By Rich Heidorn Jr.
ATLANTA — NERC stakeholders are expected to consider a new standard authorization request (SAR) to address inverter-based resources after the Standards Committee rejected two SARs proposed by CAISO in September, officials said last week.
CAISO submitted the SARs in May, saying it had recorded at least 14 occasions since August 2016 when inverter-based solar generation incorrectly tripped or ceased to operate during the routine high-speed clearing of short circuits on bulk electric system (BES) transmission. NERC has issued several reports and alerts following the two most serious incidents: the August 2016 Blue Cut wildfire, when 1,200 MW of solar disconnected; and the October 2017 Canyon 2 fire, which resulted in the loss of more than 900 MW. (See NERC Chief: Inverter, Fuel Assurance Standards Needed.)
The ISO proposed incorporating performance requirements for inverter-based resources connected to the BES in a revised NERC standard PRC-024, or developing a new standard for such resources and clarifying that PRC-024 applies only to synchronous generation.
At its Sept. 13 meeting, however, the Standards Committee rejected both SARs by a 12-5 vote on a motion by Dominion Energy’s Sean Bodkin, who noted the Institute of Electrical and Electronics Engineers (IEEE) is addressing the issues in Standard 1547-2018.
NERC is working with IEEE on the standards for inverter settings and developing instructions on compliance monitoring and enforcement activities related to the issue, James Merlo, NERC vice president of reliability risk management, told the Member Representatives Committee (MRC) at its quarterly meeting Nov. 6.
FERC Commissioner Cheryl LaFleur, who attended the MRC and Board of Trustees meetings, said she was concerned about the rejection of the SARs, saying “nothing clarifies the mind like an enforceable standard.” She said it was better for NERC and its stakeholders to design standards rather than respond to directives from FERC.
NERC CEO Jim Robb said he was disappointed that the two SARs “met with such headwinds at the Standards Committee.”
“I think we need to get over the notion that any standard creates peril and get to the point where standards create certainty,” he said. “And I think, particularly, in the case of these inverter resources, that’s a very, very important thing for us to do. … These resources are not going away. They’re already at scale in the West, and they will [soon] be at scale … in many parts of the country.”
Merlo said the Operating and Planning committees and the Inverter-Based Resource Performance Task Force will seek a new SAR to modify PRC-024 that will build on a white paper to be released in about two weeks identifying gaps between current standards and what’s needed by grid operators. “The expectation is the Standards Committee would take that up in December,” Merlo said.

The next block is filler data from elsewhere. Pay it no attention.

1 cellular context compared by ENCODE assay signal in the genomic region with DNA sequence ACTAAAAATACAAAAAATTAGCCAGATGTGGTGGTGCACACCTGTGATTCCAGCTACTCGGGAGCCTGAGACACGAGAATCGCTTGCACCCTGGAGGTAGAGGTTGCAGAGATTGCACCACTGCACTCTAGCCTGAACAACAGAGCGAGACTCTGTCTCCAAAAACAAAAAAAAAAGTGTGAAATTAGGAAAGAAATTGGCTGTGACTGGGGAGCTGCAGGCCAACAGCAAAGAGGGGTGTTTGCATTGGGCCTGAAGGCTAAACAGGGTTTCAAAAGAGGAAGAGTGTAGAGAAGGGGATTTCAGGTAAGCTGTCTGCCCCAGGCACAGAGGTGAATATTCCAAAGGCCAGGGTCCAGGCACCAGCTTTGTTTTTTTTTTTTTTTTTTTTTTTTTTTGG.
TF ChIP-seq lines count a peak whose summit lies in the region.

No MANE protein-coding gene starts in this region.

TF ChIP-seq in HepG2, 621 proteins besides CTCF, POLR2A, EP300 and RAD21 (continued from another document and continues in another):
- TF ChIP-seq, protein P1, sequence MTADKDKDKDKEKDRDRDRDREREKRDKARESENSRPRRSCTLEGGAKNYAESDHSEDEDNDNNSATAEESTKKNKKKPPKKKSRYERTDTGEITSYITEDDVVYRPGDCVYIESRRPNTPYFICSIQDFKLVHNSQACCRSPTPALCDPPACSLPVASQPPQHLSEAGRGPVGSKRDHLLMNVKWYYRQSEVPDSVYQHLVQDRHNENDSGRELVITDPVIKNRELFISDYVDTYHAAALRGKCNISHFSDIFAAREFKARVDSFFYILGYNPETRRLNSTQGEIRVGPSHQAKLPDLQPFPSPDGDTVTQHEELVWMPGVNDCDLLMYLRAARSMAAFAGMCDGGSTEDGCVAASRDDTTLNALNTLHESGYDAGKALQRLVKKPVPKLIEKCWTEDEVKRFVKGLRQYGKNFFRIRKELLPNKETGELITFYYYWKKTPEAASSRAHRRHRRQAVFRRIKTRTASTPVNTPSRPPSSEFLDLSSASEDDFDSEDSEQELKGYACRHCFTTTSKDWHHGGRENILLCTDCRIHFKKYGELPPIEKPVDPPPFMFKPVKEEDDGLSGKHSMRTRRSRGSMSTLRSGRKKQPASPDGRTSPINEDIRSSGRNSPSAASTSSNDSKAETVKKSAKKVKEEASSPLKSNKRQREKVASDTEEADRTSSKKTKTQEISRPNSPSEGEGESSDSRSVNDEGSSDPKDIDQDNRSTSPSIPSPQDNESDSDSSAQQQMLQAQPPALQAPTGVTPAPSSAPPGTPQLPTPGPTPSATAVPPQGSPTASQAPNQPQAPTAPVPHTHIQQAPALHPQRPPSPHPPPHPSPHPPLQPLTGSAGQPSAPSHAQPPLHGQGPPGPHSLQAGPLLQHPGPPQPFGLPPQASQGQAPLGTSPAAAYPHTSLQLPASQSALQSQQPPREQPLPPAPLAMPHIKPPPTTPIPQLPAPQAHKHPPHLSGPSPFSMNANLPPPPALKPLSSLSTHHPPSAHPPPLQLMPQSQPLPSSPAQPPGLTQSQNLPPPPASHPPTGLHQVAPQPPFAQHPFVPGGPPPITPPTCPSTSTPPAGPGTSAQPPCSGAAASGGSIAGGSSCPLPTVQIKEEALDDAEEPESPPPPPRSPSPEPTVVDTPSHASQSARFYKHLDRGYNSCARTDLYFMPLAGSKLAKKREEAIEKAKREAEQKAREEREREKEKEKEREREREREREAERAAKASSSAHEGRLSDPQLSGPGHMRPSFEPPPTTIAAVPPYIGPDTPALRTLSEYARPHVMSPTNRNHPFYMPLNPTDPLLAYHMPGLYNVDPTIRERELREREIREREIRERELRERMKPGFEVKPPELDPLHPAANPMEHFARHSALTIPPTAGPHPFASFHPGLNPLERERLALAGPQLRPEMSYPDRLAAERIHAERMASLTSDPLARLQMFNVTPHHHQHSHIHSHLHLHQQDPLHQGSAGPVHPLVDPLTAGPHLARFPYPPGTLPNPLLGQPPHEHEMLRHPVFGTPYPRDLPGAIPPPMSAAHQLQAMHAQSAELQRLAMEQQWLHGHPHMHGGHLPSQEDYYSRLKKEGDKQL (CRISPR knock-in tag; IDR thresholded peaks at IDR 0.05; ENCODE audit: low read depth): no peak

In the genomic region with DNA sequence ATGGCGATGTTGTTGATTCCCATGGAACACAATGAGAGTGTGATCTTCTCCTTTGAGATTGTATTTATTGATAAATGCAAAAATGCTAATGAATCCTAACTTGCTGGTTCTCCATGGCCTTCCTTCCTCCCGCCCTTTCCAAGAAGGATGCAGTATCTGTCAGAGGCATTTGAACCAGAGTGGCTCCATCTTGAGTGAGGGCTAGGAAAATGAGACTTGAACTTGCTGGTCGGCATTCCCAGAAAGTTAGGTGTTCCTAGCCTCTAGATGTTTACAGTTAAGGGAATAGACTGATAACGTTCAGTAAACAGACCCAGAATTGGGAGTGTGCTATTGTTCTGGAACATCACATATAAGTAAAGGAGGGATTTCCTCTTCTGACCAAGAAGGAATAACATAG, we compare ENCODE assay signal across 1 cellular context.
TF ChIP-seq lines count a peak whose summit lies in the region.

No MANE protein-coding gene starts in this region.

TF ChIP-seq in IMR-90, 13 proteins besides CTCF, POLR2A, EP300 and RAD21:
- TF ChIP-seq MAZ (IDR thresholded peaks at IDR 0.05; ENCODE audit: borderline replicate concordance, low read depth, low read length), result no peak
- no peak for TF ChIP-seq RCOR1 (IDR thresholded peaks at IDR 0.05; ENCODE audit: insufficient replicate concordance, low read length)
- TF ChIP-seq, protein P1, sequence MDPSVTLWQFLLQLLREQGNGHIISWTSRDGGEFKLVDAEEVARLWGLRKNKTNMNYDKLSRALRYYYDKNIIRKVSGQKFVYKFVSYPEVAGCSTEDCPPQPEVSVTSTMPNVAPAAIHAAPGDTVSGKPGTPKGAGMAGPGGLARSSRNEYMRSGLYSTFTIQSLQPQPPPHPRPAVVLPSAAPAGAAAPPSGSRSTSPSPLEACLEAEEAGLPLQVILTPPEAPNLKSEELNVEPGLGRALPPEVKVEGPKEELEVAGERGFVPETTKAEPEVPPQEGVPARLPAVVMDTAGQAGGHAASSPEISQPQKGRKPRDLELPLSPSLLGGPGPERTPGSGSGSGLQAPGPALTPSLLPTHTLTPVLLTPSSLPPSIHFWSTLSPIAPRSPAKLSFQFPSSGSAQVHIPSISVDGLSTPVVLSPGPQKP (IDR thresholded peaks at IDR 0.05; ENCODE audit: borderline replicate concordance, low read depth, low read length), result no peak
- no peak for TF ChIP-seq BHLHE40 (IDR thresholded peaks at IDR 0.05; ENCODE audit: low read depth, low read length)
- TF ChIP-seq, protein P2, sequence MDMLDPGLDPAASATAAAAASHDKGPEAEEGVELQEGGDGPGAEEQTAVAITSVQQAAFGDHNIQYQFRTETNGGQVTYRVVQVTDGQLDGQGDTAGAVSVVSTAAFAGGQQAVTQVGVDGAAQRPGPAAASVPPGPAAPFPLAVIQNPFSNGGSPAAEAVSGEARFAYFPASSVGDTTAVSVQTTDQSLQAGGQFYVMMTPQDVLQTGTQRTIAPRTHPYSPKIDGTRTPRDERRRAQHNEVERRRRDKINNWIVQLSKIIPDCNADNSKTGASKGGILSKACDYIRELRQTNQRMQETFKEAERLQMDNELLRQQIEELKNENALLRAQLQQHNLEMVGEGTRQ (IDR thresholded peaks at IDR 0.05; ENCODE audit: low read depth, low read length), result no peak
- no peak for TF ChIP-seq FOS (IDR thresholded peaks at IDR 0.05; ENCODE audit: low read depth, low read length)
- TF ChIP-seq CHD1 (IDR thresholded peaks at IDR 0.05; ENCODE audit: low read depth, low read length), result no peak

“I’m optimistic that that will accomplish much of what we wanted to accomplish through the original two SARs,” Robb said.
The work may not stop with revisions to PRC-024, said Howard Gugel, NERC senior director of engineering and standards. “Then that task force is also going to go forward to say, ‘given that this is a brave new world and we have these resources, is there another standard that we should write that says how they should actually operate?’” he said in an interview. “And it’s not just limited to solar. … [idle EVs injecting energy into the grid are] an inverter resource also.”
NERC has already asked solar generators to modify their inverter settings to ensure voltage excursions don’t result in momentary cessation (MC) — when they stop injecting current into the grid. For inverters that cannot use another ride-through mode, NERC asked that MC settings be reduced to the lowest voltage value possible and that the recovery delay be reduced to one to three electrical cycles.
In arguing for the SARs, CAISO’s Keith E. Casey, vice president of market and infrastructure development, noted that NERC guidelines are not enforceable.
“Due to a lack of any standard addressing the minimum performance of inverter-based generation connected to the BES, original equipment manufacturers often apply standards for resources connected to the distribution system to BES resources,” Casey wrote.
NERC reported that most of the lost solar generation in the Blue Cut fire resulted when inverters incorrectly perceived a low frequency condition and tripped, not returning to service for five minutes or longer. “Five minutes may make sense on a rooftop, but five minutes is an eternity on the bulk electric system,” Merlo said.
NERC, which originally surveyed 13,543 MW of solar PV as potentially using momentary cessation, now believes all but about 1,952 MW do not use it or can overcome it with modified settings. (The survey covered only utility-scale solar generators at or above 75 MW, the threshold for generators that must register with NERC.)
“We understand a lot more than we did when we first saw the event just 18 months” ago, Merlo said.